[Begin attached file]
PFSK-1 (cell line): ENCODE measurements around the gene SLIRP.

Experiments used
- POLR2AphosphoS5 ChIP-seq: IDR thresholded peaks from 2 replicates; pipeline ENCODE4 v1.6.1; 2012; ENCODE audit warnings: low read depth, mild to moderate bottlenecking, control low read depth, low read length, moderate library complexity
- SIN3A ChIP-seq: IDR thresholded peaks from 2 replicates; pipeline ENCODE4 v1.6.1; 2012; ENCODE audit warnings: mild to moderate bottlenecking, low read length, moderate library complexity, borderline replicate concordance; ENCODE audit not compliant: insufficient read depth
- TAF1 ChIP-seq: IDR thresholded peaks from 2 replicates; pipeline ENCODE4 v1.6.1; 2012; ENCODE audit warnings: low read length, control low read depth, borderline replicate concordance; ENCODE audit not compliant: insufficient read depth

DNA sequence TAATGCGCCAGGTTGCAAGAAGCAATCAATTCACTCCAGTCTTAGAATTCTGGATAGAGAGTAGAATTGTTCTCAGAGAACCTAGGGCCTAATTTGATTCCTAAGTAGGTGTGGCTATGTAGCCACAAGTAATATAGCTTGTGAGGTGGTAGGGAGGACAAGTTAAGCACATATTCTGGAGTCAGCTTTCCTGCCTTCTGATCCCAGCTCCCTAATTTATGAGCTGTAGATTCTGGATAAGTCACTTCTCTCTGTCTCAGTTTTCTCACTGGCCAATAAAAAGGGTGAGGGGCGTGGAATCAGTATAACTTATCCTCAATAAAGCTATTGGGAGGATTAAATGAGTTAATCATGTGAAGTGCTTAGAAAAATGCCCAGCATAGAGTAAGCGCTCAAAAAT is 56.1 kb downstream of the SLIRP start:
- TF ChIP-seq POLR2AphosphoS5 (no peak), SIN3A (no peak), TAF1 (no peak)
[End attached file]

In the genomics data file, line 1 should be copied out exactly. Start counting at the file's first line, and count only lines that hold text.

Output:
PFSK-1 (cell line): ENCODE measurements around the gene SLIRP.